libseccomp 2.4.2 or newer.
Installation with Docker is straightforward. Adjust the following command so that:
/PATH_TO_YOUR_CONFIGpoints at the folder where you want to store your configuration and run it. Make sure that you keep the
MY_TIME_ZONEis a tz database name, like
D-Bus is optional but required if you plan to use the Bluetooth integration.
docker run -d \ --name homeassistant \ --privileged \ --restart=unless-stopped \ -e TZ=MY_TIME_ZONE \ -v /PATH_TO_YOUR_CONFIG:/config \ -v /run/dbus:/run/dbus:ro \ --network=host \ ghcr.io/home-assistant/home-assistant:stable
# if this returns "Image is up to date" then you can stop here docker pull ghcr.io/home-assistant/home-assistant:stable
# stop the running container docker stop homeassistant
# remove it from Docker's list of containers docker rm homeassistant
# finally, start a new one docker run -d \ --name homeassistant \ --restart=unless-stopped \ --privileged \ -e TZ=MY_TIME_ZONE \ -v /PATH_TO_YOUR_CONFIG:/config \ -v /run/dbus:/run/dbus:ro \ --network=host \ ghcr.io/home-assistant/home-assistant:stable
Once the Home Assistant Container is running Home Assistant should be accessible using
with the hostname or IP of the system). You can continue with onboarding.
If you change the configuration, you have to restart the server. To do that you have 3 options.
- In your Home Assistant UI, go to the Settings > System and click the Restart button.
- You can go to the Developer Tools > Services, select the service
homeassistant.restartand select Call Service.
- Restart it from a terminal.
docker restart homeassistant
docker compose restart
As the Docker command becomes more complex, switching to
docker composecan be preferable and support automatically restarting on failure or system restart. Create a
version: '3' services: homeassistant: container_name: homeassistant image: "ghcr.io/home-assistant/home-assistant:stable" volumes: - /PATH_TO_YOUR_CONFIG:/config - /etc/localtime:/etc/localtime:ro - /run/dbus:/run/dbus:ro restart: unless-stopped privileged: true network_mode: host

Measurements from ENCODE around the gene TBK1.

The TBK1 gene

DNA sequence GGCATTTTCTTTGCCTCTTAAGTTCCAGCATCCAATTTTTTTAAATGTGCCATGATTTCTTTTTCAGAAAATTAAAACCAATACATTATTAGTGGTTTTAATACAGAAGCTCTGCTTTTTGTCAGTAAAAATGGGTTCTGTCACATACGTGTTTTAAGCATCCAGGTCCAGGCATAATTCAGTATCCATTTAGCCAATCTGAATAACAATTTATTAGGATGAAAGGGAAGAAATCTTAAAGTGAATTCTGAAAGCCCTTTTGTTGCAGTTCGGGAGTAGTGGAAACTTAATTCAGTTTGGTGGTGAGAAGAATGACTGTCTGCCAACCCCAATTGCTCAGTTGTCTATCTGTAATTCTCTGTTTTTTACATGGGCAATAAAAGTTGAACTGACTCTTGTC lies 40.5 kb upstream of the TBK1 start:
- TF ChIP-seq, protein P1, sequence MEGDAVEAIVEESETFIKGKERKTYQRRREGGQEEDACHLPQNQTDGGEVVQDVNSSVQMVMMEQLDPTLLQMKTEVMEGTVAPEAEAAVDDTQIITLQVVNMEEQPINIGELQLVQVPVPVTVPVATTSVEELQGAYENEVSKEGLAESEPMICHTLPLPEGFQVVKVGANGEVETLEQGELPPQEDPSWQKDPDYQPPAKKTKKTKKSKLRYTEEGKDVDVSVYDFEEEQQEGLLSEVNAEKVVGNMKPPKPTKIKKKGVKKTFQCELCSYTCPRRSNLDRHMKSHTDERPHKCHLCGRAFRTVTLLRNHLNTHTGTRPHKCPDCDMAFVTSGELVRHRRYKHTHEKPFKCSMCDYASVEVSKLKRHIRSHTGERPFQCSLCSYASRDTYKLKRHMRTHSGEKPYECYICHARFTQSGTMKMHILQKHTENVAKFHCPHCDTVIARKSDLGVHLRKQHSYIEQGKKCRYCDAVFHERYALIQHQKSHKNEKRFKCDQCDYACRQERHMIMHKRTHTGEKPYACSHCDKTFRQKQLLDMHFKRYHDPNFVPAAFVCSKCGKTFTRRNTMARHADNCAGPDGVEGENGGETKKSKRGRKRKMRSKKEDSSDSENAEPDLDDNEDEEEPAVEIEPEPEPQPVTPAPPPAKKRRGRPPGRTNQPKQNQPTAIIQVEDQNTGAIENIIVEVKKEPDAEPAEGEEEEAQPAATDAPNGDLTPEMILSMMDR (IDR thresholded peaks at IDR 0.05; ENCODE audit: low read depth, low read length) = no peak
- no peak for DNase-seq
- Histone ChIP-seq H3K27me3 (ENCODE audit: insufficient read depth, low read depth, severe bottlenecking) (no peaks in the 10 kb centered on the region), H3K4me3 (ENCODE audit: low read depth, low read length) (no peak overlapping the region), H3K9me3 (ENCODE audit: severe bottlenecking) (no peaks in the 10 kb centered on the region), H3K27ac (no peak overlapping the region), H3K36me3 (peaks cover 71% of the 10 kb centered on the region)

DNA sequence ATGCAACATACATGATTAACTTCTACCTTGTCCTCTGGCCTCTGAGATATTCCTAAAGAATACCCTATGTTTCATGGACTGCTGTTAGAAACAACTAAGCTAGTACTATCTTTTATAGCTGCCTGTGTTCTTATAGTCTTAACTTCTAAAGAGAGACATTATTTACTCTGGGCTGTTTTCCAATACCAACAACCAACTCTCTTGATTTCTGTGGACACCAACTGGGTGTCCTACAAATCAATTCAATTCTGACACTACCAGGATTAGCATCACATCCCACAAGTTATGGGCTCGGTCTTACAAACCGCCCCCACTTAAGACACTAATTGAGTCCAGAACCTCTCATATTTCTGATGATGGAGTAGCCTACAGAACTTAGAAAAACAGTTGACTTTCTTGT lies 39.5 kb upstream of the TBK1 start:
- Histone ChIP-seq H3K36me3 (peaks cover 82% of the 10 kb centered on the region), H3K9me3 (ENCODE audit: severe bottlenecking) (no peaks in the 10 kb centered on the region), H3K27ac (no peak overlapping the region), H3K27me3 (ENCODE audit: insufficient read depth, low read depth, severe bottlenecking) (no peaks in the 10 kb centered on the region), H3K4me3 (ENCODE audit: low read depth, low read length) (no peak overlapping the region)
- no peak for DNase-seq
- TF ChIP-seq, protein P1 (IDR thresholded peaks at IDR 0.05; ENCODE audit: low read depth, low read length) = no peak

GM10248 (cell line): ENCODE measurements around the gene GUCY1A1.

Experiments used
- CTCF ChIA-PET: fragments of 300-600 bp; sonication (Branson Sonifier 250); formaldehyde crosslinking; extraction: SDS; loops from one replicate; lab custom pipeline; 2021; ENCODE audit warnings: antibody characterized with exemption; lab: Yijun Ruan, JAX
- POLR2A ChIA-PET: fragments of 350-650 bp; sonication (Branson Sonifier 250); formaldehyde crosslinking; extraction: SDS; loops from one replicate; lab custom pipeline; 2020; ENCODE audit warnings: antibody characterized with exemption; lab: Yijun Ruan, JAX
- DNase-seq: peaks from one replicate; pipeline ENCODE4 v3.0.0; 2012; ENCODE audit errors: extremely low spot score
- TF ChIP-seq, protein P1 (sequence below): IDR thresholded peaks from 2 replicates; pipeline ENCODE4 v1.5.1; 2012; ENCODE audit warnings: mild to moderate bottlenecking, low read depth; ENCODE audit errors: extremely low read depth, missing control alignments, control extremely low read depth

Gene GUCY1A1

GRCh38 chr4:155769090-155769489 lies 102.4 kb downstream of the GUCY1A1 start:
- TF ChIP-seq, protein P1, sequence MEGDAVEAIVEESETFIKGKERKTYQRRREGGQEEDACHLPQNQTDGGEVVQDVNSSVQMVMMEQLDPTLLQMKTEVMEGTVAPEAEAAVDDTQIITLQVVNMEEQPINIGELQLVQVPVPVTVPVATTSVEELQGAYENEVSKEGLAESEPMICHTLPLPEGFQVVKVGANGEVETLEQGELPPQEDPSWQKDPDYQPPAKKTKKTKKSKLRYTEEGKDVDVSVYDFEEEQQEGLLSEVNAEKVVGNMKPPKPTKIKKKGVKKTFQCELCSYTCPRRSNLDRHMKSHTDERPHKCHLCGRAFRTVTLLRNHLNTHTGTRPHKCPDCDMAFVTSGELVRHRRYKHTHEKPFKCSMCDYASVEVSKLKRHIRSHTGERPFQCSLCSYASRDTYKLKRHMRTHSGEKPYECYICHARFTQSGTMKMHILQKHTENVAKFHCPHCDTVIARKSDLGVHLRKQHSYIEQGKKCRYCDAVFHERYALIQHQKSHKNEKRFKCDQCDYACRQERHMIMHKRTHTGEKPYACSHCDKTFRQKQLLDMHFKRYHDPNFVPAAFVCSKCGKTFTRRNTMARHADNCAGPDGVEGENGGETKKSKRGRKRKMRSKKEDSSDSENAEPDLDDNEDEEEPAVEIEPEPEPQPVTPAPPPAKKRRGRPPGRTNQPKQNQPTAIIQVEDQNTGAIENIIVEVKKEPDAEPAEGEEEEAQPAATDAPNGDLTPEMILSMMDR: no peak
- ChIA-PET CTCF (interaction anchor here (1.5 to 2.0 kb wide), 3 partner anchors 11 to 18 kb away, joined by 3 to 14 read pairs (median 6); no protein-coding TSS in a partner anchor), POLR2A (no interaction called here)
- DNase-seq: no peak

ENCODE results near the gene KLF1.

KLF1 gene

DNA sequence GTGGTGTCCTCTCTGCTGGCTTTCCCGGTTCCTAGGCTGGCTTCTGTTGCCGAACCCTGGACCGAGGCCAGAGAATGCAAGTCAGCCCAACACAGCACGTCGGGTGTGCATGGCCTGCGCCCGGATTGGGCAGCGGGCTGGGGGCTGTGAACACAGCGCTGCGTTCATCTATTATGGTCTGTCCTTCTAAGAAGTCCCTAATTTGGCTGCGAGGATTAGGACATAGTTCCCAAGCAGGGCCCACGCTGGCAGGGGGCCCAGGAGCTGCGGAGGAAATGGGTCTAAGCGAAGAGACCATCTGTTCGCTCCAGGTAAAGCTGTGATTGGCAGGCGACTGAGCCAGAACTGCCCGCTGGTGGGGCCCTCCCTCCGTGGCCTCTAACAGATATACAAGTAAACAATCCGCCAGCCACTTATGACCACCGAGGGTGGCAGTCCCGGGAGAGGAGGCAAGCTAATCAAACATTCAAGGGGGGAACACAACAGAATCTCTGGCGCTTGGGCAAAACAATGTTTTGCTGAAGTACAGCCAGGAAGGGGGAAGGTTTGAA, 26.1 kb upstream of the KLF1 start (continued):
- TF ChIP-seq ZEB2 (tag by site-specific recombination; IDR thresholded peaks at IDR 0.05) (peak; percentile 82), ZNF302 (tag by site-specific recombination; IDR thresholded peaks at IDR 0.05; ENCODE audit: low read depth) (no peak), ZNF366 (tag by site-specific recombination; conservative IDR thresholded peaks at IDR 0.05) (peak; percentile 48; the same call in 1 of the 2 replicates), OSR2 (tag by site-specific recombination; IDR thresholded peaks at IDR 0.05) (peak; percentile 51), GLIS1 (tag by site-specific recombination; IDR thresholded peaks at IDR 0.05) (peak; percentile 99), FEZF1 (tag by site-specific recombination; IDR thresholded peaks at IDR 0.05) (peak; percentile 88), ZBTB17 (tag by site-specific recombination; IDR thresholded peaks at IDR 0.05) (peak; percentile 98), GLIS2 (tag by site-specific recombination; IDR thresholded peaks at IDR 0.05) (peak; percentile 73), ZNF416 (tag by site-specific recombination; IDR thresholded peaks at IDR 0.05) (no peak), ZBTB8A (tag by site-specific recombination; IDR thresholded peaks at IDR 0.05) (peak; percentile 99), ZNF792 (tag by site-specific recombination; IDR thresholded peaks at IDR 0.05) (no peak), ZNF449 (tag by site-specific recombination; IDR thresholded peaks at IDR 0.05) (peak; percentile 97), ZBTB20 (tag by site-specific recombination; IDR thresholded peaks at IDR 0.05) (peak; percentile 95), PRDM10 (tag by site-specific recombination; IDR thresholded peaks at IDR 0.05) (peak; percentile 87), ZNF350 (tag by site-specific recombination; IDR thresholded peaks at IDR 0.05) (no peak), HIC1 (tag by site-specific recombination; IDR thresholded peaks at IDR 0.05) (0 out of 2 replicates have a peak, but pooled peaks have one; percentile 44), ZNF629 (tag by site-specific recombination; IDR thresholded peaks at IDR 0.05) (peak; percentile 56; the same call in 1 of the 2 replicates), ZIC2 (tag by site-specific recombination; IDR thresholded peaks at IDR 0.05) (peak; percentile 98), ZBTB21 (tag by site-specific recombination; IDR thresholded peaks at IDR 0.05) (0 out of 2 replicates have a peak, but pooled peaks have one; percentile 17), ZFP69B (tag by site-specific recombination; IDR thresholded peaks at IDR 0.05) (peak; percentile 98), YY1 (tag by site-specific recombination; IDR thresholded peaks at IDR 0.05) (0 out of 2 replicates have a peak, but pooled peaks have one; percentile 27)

Start it by running:
docker compose up -d
Once the Home Assistant Container is running, Home Assistant should be accessible using
with the hostname or IP of the system). You can continue with onboarding.
In order to use Zigbee or other integrations that require access to devices, you need to map the appropriate device into the container. Ensure the user that is running the container has the correct privileges to access the
/dev/tty*file, then add the device mapping to your container instructions:
docker run ... --device /dev/ttyUSB0:/dev/ttyUSB0 ...
version: '3' services: homeassistant: ... devices: - /dev/ttyUSB0:/dev/ttyUSB0
The Home Assistant Container is using an alternative memory allocation library jemalloc for better memory management and Python runtime speedup.
As jemalloc can cause issues on certain hardware, it can be disabled by passing the environment variable
DISABLE_JEMALLOCwith any value, for example:
docker run ... -e "DISABLE_JEMALLOC=true" ...
version: '3' services: homeassistant: ... environment: DISABLE_JEMALLOC: true
The error message
<jemalloc>: Unsupported system page sizeis one known indicator.